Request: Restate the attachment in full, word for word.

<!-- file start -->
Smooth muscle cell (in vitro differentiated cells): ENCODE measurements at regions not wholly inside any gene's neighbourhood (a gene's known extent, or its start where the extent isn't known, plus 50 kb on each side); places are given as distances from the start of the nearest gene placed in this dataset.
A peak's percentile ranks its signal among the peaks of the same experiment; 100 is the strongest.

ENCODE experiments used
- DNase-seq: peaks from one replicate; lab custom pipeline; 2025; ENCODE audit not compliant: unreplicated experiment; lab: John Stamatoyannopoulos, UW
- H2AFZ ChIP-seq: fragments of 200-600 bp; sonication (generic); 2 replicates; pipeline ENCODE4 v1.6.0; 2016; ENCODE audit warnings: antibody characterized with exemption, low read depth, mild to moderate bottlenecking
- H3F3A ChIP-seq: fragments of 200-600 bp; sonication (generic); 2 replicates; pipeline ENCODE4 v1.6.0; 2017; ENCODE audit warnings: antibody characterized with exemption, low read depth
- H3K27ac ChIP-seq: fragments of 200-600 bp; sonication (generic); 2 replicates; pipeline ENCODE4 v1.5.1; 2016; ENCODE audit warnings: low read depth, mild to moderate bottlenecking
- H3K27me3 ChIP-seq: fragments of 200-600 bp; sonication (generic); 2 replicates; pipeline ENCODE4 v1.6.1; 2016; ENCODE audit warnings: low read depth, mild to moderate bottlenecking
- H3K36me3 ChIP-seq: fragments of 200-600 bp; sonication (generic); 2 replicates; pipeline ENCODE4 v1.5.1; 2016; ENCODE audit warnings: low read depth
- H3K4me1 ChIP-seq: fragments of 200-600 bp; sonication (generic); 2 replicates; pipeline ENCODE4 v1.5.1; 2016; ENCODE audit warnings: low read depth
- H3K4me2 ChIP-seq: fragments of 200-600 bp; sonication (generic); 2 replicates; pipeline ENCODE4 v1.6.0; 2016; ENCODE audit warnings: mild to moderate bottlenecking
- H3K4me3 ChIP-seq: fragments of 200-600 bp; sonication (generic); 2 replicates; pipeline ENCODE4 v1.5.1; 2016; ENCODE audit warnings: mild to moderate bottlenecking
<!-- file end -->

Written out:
Smooth muscle cell (in vitro differentiated cells): ENCODE measurements at regions not wholly inside any gene's neighbourhood (a gene's known extent, or its start where the extent isn't known, plus 50 kb on each side); places are given as distances from the start of the nearest gene placed in this dataset.
A peak's percentile ranks its signal among the peaks of the same experiment; 100 is the strongest.

ENCODE experiments used
- DNase-seq: peaks from one replicate; lab custom pipeline; 2025; ENCODE audit not compliant: unreplicated experiment; lab: John Stamatoyannopoulos, UW
- H2AFZ ChIP-seq: fragments of 200-600 bp; sonication (generic); 2 replicates; pipeline ENCODE4 v1.6.0; 2016; ENCODE audit warnings: antibody characterized with exemption, low read depth, mild to moderate bottlenecking
- H3F3A ChIP-seq: fragments of 200-600 bp; sonication (generic); 2 replicates; pipeline ENCODE4 v1.6.0; 2017; ENCODE audit warnings: antibody characterized with exemption, low read depth
- H3K27ac ChIP-seq: fragments of 200-600 bp; sonication (generic); 2 replicates; pipeline ENCODE4 v1.5.1; 2016; ENCODE audit warnings: low read depth, mild to moderate bottlenecking
- H3K27me3 ChIP-seq: fragments of 200-600 bp; sonication (generic); 2 replicates; pipeline ENCODE4 v1.6.1; 2016; ENCODE audit warnings: low read depth, mild to moderate bottlenecking
- H3K36me3 ChIP-seq: fragments of 200-600 bp; sonication (generic); 2 replicates; pipeline ENCODE4 v1.5.1; 2016; ENCODE audit warnings: low read depth
- H3K4me1 ChIP-seq: fragments of 200-600 bp; sonication (generic); 2 replicates; pipeline ENCODE4 v1.5.1; 2016; ENCODE audit warnings: low read depth
- H3K4me2 ChIP-seq: fragments of 200-600 bp; sonication (generic); 2 replicates; pipeline ENCODE4 v1.6.0; 2016; ENCODE audit warnings: mild to moderate bottlenecking
- H3K4me3 ChIP-seq: fragments of 200-600 bp; sonication (generic); 2 replicates; pipeline ENCODE4 v1.5.1; 2016; ENCODE audit warnings: mild to moderate bottlenecking